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Solar Industry Trends: Experts Share Their Predictions

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It’s no secret that the solar industry is experiencing significant growth as solar technology continues to advance and gain widespread adoption.

In this update, we’ll hear from solar industry experts on some of the biggest trends taking shape this year. A major theme emerging is the increasing prominence of batteries, with a focus on new battery chemistries, demand load management strategies, and the evolution of electric vehicles serving as a backup power source.

Let’s dive into these exciting developments and explore their potential impact on the solar industry.

Battery-Based Systems

Solar battery-based systems are gaining significant attention lately, largely due to attractive benefits like protection during outages and storms, lower electric bills and the potential for complete energy independence. But how is the rise in backup power changing the industry dynamic as a whole?

“You’re going to see a lot of batteries getting deployed. Attachment rates are going to go through the roof,” says Alex Lepore, a sales manager at Fortress Power, a global manufacturer of lithium iron batteries for solar. “More people now trust the technology.”

The growing interest in backup power is especially apparent in states like California, where solar adoption is already high, and changing regulations like NEM 3.0 have made backup power more of a necessity, rather than just a luxury.

The cost of backup power is also decreasing, making battery storage more accessible for solar owners and potential buyers.

Find out the best solar battery backup systems for homes in 2023

Battery Chemistry

Currently, lithium-iron batteries are the most popular type of solar battery due to their extended lifespan and low maintenance requirements. However, new battery technology is on the horizon.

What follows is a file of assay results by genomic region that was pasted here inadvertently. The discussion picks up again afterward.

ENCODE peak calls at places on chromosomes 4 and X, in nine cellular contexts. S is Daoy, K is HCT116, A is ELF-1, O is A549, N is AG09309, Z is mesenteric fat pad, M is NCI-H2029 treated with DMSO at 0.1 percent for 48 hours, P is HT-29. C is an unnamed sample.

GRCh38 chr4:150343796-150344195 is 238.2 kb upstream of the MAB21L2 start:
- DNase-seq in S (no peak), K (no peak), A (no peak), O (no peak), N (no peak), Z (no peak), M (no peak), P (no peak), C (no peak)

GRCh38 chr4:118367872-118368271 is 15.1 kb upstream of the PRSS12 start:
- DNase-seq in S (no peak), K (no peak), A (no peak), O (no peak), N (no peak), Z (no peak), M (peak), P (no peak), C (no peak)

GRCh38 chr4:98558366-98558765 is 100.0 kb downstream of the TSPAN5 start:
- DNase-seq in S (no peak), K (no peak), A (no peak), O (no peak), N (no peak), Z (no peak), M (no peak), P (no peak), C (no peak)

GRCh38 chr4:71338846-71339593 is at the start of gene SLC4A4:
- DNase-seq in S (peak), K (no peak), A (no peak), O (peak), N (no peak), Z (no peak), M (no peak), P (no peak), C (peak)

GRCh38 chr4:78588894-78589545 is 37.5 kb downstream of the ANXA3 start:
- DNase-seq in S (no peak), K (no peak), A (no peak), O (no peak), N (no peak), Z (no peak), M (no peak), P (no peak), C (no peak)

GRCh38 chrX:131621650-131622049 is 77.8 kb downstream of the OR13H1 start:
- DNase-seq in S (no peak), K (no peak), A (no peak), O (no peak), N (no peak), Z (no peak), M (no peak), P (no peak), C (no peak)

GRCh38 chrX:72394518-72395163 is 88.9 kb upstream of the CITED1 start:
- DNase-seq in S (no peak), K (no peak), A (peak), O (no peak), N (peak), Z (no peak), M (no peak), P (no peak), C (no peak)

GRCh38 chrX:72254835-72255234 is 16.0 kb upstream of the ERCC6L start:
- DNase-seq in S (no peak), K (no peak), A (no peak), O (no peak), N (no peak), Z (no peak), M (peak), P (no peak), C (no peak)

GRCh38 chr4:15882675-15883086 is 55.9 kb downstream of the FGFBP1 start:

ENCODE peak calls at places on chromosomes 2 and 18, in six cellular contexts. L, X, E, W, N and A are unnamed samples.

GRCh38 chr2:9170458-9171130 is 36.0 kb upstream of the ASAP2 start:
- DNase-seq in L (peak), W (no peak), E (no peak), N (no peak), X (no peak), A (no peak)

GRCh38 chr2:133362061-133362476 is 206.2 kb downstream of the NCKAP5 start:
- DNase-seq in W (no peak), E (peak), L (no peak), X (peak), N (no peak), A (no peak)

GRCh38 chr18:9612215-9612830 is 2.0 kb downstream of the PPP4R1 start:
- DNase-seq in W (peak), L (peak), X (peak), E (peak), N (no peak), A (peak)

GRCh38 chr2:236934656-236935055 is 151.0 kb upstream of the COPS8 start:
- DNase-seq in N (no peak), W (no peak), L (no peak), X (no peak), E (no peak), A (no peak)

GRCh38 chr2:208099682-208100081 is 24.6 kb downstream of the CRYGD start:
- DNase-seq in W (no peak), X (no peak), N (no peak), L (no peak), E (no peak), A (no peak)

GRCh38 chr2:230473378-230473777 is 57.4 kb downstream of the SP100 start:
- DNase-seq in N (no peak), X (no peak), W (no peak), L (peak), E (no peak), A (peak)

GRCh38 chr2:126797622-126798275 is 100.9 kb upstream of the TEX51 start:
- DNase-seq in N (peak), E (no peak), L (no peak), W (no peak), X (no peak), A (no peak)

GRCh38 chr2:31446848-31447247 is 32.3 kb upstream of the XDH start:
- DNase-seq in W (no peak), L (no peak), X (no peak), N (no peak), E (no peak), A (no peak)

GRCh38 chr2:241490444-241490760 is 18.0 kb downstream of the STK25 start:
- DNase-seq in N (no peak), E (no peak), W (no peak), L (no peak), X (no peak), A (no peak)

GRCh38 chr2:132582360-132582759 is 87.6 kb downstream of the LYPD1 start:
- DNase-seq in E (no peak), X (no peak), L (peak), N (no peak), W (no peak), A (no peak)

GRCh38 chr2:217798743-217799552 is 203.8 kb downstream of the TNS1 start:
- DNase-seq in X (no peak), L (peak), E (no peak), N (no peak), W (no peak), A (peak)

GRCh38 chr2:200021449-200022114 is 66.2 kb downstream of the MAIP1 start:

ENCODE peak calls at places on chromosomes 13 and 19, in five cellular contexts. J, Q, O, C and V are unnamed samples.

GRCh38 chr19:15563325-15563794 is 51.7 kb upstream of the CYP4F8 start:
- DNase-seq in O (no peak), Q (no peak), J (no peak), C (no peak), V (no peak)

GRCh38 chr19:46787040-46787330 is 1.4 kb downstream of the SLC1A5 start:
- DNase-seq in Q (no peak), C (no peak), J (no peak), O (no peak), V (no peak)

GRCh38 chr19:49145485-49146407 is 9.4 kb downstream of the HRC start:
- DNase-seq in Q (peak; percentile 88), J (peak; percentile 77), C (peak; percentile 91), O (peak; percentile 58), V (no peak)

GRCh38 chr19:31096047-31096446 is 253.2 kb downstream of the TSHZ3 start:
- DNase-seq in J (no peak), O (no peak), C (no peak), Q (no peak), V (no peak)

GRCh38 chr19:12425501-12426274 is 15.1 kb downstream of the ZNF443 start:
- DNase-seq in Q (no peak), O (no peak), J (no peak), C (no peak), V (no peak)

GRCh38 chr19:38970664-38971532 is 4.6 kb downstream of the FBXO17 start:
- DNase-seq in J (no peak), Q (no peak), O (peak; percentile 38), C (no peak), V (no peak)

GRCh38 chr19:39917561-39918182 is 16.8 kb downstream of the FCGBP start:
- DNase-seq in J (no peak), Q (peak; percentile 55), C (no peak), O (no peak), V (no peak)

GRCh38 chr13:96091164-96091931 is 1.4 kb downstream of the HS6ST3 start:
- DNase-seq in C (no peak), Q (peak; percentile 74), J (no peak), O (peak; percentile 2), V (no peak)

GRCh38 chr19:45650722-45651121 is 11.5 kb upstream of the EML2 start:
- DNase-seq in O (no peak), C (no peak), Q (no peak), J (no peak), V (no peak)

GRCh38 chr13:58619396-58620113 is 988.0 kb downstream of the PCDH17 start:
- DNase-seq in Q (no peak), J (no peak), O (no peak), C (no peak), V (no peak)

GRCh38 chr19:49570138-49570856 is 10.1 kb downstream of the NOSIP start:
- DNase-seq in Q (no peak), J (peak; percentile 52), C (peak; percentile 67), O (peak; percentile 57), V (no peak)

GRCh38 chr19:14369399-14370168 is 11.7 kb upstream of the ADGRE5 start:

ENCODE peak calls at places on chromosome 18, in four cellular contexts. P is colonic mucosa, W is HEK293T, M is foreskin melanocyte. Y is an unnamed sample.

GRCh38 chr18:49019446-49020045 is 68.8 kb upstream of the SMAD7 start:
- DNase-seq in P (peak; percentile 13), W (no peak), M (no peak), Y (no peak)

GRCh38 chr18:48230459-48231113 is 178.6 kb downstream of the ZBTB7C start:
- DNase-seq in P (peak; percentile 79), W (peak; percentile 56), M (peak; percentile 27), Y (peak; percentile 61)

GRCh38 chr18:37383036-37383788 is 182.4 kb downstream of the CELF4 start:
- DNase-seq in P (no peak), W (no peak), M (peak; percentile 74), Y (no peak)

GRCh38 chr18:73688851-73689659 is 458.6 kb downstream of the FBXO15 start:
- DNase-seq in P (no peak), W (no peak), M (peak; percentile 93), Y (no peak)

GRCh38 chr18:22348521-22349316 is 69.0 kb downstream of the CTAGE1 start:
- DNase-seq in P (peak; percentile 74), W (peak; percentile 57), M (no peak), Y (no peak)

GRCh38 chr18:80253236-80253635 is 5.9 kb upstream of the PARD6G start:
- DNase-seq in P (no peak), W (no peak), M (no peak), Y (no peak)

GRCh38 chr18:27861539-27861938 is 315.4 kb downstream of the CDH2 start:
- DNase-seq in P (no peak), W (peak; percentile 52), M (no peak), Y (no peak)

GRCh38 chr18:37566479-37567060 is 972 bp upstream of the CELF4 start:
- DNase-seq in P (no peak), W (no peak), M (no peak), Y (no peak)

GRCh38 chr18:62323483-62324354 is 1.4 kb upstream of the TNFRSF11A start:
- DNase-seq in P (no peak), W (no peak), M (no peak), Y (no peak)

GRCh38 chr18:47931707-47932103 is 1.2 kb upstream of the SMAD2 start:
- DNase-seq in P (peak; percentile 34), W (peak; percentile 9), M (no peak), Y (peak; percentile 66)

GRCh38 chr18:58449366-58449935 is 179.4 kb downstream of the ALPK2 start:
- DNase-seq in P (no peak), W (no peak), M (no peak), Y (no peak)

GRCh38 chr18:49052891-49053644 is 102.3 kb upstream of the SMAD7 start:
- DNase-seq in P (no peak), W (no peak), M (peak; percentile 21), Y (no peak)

“I’m excited for new iterations of battery chemistry,” says Lepore. “I’m eager to see how we can use technology to make batteries more efficient or cost-effective.”

One example he mentions is saltwater batteries, which use a saltwater solution to capture and store energy. Saltwater batteries are considered safer, longer-lasting, and more environmentally friendly than other battery types.

Another emerging battery type is lithium-titanate — an evolved form of the lithium-ion battery with a different chemical mix that’s known for its fast-charging capabilities and long lifespan.

It's worth noting that it can take anywhere from five to ten years for new batteries to become mainstream, particularly if they haven't been tested or proven for reliability. So while battery development is a long game, the future looks promising.

Demand Load Management

Demand load management is an essential strategy for solar system owners looking to optimize performance and maximize energy savings.

Jeff Spies, a NABCEP (North American Board of Certified Energy Practitioners) board member and president of Planet Plan Sets, discusses how demand load management puts more power in the hands of consumers.